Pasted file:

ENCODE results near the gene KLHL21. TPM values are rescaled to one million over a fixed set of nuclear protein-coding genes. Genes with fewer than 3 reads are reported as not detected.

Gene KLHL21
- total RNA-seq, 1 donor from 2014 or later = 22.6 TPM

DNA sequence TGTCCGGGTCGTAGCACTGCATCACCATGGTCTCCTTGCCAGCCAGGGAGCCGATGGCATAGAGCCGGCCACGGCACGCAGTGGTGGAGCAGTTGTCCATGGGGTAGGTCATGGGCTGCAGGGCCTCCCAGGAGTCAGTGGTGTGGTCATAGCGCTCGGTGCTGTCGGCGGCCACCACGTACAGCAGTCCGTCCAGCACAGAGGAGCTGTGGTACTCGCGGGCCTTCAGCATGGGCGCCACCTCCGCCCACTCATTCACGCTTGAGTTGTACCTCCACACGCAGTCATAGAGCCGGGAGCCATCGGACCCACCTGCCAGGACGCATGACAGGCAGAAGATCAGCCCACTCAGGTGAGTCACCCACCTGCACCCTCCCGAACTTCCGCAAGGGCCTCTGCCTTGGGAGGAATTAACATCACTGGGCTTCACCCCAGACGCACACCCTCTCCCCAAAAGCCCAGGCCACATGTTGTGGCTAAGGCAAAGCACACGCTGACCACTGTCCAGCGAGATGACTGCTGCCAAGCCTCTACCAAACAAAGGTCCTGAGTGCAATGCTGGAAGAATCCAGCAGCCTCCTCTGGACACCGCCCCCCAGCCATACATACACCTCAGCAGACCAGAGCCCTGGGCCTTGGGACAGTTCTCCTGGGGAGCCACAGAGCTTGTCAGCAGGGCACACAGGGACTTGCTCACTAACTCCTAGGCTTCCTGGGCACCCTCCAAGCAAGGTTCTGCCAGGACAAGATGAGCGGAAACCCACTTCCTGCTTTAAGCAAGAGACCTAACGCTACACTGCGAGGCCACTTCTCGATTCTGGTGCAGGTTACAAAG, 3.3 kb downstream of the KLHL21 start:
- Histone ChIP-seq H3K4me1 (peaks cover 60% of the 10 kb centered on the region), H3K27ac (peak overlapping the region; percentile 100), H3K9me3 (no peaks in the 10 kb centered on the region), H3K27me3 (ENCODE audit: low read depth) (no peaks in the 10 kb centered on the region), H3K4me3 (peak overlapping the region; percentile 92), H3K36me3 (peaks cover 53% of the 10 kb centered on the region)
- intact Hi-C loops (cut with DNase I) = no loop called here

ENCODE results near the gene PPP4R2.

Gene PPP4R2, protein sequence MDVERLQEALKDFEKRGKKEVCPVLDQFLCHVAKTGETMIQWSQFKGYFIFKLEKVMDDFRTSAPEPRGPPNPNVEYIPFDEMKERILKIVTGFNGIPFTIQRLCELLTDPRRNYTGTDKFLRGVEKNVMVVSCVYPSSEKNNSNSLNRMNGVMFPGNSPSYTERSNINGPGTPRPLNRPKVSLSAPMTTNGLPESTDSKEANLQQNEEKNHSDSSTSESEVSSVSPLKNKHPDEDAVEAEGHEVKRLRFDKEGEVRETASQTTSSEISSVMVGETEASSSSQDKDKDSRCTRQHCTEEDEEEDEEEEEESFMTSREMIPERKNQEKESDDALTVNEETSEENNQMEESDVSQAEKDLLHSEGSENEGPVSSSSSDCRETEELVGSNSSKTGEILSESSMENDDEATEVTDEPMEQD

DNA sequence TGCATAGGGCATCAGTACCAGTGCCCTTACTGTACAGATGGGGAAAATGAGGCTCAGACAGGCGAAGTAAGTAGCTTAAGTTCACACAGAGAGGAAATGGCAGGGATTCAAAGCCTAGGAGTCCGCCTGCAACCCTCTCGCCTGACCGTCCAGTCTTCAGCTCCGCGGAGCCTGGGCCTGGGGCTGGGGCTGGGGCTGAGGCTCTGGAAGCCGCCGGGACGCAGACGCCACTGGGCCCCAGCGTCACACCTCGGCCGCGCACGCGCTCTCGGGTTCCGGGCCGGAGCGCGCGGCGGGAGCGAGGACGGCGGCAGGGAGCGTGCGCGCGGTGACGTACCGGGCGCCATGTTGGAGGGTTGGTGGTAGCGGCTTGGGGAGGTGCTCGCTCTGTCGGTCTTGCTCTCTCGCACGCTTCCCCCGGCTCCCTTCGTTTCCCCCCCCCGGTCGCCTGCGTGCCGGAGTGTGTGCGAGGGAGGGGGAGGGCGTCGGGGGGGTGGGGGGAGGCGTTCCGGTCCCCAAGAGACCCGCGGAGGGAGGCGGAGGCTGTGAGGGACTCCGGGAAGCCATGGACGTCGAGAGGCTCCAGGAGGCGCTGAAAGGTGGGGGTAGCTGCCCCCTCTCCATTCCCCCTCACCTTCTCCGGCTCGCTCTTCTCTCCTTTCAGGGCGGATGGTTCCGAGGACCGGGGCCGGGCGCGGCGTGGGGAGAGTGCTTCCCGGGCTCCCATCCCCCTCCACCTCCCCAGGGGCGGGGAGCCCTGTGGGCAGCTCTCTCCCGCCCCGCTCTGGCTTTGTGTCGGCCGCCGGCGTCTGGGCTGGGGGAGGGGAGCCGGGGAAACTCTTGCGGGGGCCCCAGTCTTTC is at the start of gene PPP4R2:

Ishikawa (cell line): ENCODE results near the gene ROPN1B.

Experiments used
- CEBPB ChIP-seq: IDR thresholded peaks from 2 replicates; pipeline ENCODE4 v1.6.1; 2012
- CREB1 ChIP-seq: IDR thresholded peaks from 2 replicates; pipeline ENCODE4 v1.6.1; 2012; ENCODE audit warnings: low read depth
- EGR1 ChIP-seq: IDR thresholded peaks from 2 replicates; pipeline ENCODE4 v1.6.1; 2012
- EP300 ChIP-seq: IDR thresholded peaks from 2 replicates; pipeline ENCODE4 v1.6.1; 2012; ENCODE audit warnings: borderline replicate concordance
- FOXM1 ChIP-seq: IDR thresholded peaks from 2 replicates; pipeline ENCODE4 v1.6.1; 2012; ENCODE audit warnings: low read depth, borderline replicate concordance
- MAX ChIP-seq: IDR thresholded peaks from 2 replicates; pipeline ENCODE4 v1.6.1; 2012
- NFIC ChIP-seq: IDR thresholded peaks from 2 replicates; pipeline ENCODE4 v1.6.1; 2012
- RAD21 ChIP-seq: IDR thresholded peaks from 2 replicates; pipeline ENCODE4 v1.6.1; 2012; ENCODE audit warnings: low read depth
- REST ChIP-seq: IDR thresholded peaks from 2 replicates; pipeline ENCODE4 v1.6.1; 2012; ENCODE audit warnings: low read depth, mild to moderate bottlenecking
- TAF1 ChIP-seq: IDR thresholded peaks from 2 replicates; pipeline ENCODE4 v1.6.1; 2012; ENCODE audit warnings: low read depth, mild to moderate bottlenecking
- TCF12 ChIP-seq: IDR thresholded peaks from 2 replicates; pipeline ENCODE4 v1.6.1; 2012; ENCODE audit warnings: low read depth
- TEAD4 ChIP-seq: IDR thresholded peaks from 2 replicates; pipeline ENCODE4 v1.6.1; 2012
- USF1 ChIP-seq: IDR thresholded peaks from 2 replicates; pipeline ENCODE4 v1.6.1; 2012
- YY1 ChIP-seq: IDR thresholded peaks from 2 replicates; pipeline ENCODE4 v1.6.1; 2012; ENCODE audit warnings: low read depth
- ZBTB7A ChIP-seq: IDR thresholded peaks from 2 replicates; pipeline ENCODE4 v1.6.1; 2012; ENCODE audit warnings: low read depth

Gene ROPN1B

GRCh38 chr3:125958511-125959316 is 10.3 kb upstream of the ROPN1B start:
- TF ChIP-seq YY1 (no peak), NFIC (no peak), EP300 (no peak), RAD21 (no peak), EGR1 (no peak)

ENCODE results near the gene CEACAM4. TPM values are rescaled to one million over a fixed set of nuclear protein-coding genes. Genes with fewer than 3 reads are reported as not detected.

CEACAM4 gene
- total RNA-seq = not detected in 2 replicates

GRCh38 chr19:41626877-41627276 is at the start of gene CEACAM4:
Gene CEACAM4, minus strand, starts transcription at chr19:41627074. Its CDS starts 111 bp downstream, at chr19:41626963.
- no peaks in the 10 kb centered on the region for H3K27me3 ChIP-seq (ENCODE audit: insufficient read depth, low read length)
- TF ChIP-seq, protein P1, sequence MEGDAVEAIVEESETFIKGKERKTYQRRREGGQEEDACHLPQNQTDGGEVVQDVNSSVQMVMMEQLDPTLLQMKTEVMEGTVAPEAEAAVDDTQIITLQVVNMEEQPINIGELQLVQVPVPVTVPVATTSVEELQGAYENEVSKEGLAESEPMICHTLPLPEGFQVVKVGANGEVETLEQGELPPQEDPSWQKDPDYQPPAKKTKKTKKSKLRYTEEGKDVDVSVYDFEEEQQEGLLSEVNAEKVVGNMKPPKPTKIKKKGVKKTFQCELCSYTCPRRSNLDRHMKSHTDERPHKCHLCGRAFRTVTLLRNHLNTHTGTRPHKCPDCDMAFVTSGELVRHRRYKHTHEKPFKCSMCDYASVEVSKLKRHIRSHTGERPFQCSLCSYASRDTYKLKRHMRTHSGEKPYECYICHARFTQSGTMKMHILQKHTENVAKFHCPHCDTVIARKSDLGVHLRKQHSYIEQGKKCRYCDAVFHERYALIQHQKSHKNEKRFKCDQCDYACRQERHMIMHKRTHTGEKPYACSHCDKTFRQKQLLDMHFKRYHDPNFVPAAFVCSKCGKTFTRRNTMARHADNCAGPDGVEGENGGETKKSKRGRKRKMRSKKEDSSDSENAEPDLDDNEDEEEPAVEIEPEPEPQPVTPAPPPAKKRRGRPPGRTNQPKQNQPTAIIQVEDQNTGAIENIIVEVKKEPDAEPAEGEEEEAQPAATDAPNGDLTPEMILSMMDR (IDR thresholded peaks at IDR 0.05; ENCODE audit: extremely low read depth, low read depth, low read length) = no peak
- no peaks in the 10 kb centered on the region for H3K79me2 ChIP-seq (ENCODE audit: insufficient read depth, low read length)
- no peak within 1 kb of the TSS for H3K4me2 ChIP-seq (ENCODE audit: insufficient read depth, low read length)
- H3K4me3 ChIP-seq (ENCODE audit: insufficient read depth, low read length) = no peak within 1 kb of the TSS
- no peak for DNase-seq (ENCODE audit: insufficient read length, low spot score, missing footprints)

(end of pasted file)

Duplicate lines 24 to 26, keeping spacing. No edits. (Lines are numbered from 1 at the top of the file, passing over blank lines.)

- USF1 ChIP-seq: IDR thresholded peaks from 2 replicates; pipeline ENCODE4 v1.6.1; 2012
- YY1 ChIP-seq: IDR thresholded peaks from 2 replicates; pipeline ENCODE4 v1.6.1; 2012; ENCODE audit warnings: low read depth
- ZBTB7A ChIP-seq: IDR thresholded peaks from 2 replicates; pipeline ENCODE4 v1.6.1; 2012; ENCODE audit warnings: low read depth